According to Colorado law, you can be charged with many types of assault and battery charges ranging from Municipal Simple Assault & Battery Charges, to State Misdemeanor Assault in the 3rd Degree, or Felony Assault in the 2nd Degree, and even Assault in the 1st Degree Charges. Each of these charges carry different types of potential jail and prison time, and in the cases where you have felony assault charges, you may be looking at guaranteed or mandatory prison time if there is use of a deadly weapon, serious bodily injury (SBI) or both! The potential consequences can be severe! You can also be charged with Assaulting an at Risk adult, an Officer, or a Firefighter and each of these also carry mandatory jail or prison time. Getting an attorney to protect you from incarceration has never been more important when facing assault and battery charges. Donʼt take unreasonable chances, retain the professionals at Trunnell and Sellers PC to represent you in our criminal matter!
What is assault? Colorado defines Third Degree Assault as "knowingly," or "recklessly," causing bodily injury to another person. Pain alone satisfies the "injury" requirement, even where there is no actual injury. (Or, Third Degree Assault is defined as negligently, or accidentally, causing actual injury to someone with a deadly weapon.)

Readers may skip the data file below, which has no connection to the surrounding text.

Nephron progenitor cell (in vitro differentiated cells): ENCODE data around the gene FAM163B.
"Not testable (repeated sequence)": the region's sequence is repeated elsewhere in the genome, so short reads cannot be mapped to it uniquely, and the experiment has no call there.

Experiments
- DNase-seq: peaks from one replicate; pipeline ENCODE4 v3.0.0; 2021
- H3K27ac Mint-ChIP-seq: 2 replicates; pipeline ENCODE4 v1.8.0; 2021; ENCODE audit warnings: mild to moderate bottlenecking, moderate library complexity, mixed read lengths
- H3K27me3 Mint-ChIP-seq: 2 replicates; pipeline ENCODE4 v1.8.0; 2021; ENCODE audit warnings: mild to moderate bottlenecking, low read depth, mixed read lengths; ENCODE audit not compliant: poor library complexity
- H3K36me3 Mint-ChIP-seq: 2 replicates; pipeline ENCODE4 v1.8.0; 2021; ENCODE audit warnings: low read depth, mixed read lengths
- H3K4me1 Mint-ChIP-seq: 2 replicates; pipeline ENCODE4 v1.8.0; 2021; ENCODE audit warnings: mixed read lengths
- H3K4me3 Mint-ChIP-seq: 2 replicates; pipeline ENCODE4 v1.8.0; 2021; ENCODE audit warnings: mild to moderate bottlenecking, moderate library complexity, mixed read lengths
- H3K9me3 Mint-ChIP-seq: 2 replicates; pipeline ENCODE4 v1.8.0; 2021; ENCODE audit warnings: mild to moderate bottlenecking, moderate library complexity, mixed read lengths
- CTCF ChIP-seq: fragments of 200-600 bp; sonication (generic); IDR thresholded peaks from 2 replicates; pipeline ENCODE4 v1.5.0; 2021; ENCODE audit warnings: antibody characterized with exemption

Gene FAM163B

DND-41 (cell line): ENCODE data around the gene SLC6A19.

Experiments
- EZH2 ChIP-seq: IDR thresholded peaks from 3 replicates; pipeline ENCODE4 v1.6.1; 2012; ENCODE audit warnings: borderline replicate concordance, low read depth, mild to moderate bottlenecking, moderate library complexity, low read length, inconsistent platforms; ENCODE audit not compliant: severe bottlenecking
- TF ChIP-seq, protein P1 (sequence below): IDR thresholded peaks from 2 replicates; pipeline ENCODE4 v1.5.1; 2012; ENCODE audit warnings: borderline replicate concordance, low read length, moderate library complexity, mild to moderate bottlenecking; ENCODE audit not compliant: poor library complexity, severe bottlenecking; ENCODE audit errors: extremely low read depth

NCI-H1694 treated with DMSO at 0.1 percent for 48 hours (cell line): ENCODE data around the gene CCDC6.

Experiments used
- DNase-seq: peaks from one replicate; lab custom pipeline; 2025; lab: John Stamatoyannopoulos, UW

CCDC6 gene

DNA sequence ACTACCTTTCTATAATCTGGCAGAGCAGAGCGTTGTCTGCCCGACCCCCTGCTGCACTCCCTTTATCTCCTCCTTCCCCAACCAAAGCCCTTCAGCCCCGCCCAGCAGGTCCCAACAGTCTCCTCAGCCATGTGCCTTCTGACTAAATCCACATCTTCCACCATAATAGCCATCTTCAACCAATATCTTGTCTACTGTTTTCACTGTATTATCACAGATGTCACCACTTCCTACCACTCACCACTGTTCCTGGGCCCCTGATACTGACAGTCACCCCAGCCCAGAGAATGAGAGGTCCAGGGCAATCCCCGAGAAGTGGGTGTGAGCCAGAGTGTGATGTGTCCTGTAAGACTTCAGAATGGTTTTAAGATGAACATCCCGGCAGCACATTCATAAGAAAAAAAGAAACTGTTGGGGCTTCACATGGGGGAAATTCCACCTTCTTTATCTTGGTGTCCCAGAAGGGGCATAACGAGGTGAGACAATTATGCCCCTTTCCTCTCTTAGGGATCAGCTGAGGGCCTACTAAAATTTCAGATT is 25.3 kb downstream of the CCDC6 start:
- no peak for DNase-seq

Third Degree Assault is a Class 1 Misdemeanor. However, because it is an "extraordinary risk crime," the normal penalty for a Class 1 Misdemeanor is increased by six months, making the possible penalty a two year sentence to county jail. Obvious factors that will determine the sentence you receive include whether it is a first offense generally, whether it is a first offense of a similar nature, how aggravated (bad) the act was, and whether there were surrounding circumstances that mitigate (or justify) your actions. If the assault is categorized as a domestic violence offense, then mandatory domestic violence classes will be ordered by the court as a condition of your probation.
The sentence for any assault charge will, like all criminal charges, be based in part on how "aggravated" or "mitigated" the facts of the case are. Obviously, acts that seem unusually aggressive or mean-spirited to the judge are more likely to result in jail or prison sentences than are acts that are more minor, or are justified by provocation.
A common defense to the charge of assault is Self Defense. The person charged with assault has the right to present evidence that shows that they used violent force in order to protect themselves from the so called "victim" in their case. Nevertheless, the Defendant is only allowed to use as much force as is justified to defend herself. For example, the Defendant cannot shoot someone in order to avoid being in a fist fight, unless the Defendant can show that the victim would have tried to kill him if not stopped with deadly force. Your attorney will evaluate your case to determine if there are facts to support a Self Defense case.
There are other serious classes of assault and battery which carry stiff penalties. Be smart, hire the professionals!